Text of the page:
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020 ISBN   $a ISBN  978-1-64012-096-9
    $q   (hardback ;
    $q   alk. paper)
020 ISBN   $z Canceled/invalid ISBN  9781640122734
    $q   (epub)
020 ISBN   $z Canceled/invalid ISBN  9781640122741
    $q   (mobi)
020 ISBN   $z Canceled/invalid ISBN  9781640122758
    $q   (pdf)
035 System Ctrl No   $a System control number  20911999
035 System Ctrl No   $a System control number  5
040 Cataloging Src   $a Original cataloging agency  DLC
    $b Language of cataloging  eng
    $c Transcribing agency  DLC
    $e Description conventions  rda
    $d Modifying agency  DLC
042 Authentication   $a Authentication code  pcc
043 GAC   $a Geographic area code  n-us---
050 LC Call No 00  $a Classification number  KF373.A27
    $b Item number  L69 2019
082 Dewey Class No 00  $a Classification number  340.092
    $a Classification number  B
    $2 Edition number  23
084 Other Class No   $a Classification number  BIO020000
    $a Classification number  SOC031000
    $2 Source of number  bisacsh
100 ME:PersonalName 1   $a Personal name  Lowe, David E.,
    $e Relator term  author.
245 Title 10  $a Title  Touched with fire :
    $b Remainder of title  Morris B. Abram and the battle against racial and religious discrimination /
    $c Statement of responsibility  David E. Lowe.
264 ProductnNotice $a Place of prod/dist/manuf.  [Lincoln, Nebraska] :
    $b Name of prod./pub./dist./man.  Potomac Books,
    $c Date of prod/dist/manuf/copyrt  [2019]
300 Physical Desc   $a Extent  xvii, 287 pages, 8 ununumbered pages of plates :
    $b Other physical details  illustrations ;
    $c Dimensions  24 cm.
336 ContentType   $a Content type term  text
    $b Content type code  txt
    $2 Source  rdacontent
337 MediaType   $a Media type term  unmediated
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338 CarrierType   $a Carrier type term  volume
    $b Carrier type code  nc
    $2 Source  rdacarrier
504 BibliogrphyNote   $a Bibliography, etc. note  Includes bibliographical references (pages 269-277) and index.
505 ContentsNote 0   $a Formatted contents note  Childhood -- Education -- Atlanta lawyer -- Victory -- Jewish imperatives -- Continuing the struggle -- Brandeis -- Values -- New York lawyer -- Transition -- Challenging new definitions of civil rights -- Leadership -- Back to the United Nations -- Legacy.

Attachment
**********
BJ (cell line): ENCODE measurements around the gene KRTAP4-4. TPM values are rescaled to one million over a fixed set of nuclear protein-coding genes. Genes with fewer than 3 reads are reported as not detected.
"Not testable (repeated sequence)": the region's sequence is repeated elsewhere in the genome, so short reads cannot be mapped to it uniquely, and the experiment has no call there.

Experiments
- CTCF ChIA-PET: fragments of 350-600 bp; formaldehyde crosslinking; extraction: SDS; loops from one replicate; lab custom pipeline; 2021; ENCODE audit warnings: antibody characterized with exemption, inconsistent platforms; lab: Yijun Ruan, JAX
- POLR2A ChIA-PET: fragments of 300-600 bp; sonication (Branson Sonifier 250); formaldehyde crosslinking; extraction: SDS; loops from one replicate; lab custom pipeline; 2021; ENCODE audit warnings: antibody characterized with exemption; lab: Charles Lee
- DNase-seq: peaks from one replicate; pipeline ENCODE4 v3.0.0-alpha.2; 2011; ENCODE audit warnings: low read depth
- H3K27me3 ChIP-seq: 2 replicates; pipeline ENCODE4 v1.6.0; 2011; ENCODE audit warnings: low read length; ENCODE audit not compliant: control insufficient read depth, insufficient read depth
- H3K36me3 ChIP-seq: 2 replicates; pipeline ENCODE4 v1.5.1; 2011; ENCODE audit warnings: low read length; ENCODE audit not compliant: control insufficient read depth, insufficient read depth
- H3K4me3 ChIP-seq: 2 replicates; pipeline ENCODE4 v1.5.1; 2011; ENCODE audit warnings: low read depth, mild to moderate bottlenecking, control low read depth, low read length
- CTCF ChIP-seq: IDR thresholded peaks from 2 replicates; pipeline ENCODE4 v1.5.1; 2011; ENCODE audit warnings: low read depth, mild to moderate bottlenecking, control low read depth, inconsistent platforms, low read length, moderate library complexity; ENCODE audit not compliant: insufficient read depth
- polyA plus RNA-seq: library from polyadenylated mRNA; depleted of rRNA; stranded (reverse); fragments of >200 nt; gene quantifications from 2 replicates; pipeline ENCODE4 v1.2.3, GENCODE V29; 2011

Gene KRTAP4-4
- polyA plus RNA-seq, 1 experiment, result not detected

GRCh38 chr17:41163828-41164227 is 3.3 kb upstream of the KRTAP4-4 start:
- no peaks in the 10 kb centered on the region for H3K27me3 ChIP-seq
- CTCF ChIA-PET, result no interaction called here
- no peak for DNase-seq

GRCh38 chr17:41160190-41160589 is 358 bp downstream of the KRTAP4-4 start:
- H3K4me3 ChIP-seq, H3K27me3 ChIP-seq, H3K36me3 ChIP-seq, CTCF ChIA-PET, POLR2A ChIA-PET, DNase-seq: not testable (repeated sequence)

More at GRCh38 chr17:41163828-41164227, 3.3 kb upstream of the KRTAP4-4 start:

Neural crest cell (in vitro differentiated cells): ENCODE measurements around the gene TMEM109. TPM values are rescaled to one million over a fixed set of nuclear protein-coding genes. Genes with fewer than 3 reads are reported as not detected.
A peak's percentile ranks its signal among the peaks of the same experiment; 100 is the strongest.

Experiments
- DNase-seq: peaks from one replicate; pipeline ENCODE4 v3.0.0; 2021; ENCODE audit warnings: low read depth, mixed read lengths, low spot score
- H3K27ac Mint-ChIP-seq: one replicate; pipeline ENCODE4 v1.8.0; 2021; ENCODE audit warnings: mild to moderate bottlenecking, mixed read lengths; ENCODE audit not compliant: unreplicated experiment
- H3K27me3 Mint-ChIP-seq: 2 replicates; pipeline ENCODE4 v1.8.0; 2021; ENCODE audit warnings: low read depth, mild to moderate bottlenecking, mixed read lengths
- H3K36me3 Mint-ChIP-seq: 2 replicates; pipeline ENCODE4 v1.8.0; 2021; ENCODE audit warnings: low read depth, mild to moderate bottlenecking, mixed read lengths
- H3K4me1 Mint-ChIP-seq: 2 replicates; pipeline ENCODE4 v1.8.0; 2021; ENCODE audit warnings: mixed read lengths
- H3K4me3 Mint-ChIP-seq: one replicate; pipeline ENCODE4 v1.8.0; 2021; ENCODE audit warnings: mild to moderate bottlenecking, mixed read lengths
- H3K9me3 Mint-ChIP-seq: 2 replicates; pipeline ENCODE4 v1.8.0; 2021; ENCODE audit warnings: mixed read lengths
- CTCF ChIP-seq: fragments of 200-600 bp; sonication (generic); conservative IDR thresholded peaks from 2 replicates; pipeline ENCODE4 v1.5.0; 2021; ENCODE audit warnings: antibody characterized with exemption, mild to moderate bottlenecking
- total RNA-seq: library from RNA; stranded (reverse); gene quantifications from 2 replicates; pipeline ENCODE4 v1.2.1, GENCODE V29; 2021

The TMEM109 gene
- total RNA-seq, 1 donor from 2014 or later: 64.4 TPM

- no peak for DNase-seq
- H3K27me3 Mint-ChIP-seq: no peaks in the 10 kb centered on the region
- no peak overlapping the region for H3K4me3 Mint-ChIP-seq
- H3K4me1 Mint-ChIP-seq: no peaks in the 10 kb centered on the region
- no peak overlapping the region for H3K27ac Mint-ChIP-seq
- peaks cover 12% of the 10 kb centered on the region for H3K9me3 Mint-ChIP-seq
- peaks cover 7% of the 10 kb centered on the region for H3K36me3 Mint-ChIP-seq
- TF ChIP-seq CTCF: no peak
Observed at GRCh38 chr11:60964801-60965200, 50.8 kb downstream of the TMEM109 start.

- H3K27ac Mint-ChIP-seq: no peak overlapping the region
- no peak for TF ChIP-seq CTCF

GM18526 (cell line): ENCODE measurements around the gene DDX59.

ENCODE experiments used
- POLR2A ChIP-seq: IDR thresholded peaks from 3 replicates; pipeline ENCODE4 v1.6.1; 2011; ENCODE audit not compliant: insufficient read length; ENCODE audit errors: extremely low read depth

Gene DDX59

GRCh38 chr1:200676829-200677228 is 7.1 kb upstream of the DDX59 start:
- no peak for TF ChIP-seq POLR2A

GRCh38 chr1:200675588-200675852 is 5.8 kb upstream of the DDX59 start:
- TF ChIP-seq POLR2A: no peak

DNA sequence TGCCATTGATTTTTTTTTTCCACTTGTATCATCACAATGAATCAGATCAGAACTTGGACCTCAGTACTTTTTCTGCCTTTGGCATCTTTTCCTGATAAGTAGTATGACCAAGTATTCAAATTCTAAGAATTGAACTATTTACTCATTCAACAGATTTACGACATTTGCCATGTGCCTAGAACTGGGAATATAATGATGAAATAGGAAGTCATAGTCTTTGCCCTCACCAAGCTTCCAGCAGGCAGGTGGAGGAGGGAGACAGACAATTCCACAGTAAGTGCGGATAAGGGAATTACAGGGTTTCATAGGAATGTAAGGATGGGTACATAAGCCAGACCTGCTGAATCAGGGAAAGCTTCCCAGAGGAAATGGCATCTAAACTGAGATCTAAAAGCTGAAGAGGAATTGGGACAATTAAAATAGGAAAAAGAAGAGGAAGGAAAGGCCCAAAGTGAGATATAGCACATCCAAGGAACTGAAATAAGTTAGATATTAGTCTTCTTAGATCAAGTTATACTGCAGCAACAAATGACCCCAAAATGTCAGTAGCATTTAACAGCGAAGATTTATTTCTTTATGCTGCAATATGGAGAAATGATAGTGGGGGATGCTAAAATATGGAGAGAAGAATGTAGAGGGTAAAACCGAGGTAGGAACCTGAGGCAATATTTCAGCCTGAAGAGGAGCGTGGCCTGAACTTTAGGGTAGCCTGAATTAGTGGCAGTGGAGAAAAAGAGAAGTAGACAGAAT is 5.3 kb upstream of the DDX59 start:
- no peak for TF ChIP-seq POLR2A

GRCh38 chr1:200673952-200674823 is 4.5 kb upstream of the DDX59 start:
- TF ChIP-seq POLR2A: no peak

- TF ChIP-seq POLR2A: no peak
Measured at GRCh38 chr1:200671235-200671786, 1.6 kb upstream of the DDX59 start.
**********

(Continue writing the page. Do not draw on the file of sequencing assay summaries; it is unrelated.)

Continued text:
520 Summary   $a Summary, etc. note  "Morris B. Abram (1918-2000) emerged from humble origins in a rural South Georgia town to become one of the leading civil rights lawyers in the United States during the 1950s. While unmasking the Ku Klux Klan and serving as a key intermediary for the release of the Reverend Martin Luther King Jr. from prison on the eve of the 1960 presidential election, Abram carried out a successful fourteen-year battle to end the discriminatory voting system in his home state, which had entrenched racial segregation. The result was the historic "one man, one vote" ruling of the U.S. Supreme Court in 1963.<BR /> At the time of his selection, the youngest person ever chosen to head the American Jewish Committee, Abram also became a leading international advocate for the Jewish state of Israel. He was also a champion of international human rights, from his leadership in the struggle to liberate Soviet Jewry to his service as permanent representative to the United Nations in Geneva.<BR /> In Touched with Fire David E. Lowe chronicles the professional and personal life of this larger-than-life man. Encompassing many of the contentious issues we still face today, such as legislative apportionment, affirmative action, campus unrest, and the enforcement of international human rights, Abram's varied career sheds light on our own troubled times.<BR /> Abram was tapped for service by five different U.S. presidents and survived a battle with acute myelocytic leukemia. He never abandoned his belief that the United States might someday become a colorblind society, where people would be judged, as his friend Martin Luther King dreamed, not by the color of their skin but by the content of their character. This elegantly written book is the biography Abram has long deserved.<BR />"--
    $c   Provided by publisher.
520 Summary   $a Summary, etc. note  "David E. Lowe chronicles the professional and personal life of this larger-than-life man best known for his fight in the civil rights movement and his initiative in establishing the "one man, one vote" principle in American law"--
    $c   Provided by publisher.
600 Subj:Name 10  $a Personal name  Abram, Morris B.
650 Subj:Topic $a Topical term  Lawyers
    $z Geographic subdivision  United States
    $v Form subdivision  Biography.
650 Subj:Topic $a Topical term  Civil rights
    $z Geographic subdivision  United States
    $x General subdivision  History.
650 Subj:Topic $a Topical term  BIOGRAPHY & AUTOBIOGRAPHY / Lawyers & Judges.
    $2 Source of heading or term  bisacsh
650 Subj:Topic $a Topical term  SOCIAL SCIENCE / Discrimination & Race Relations.
    $2 Source of heading or term  bisacsh.
852 Holdings   $a Location  TE
    $p Barcode  7371
    $9 Cost  $0.00
    $h Classification part  BIO ABR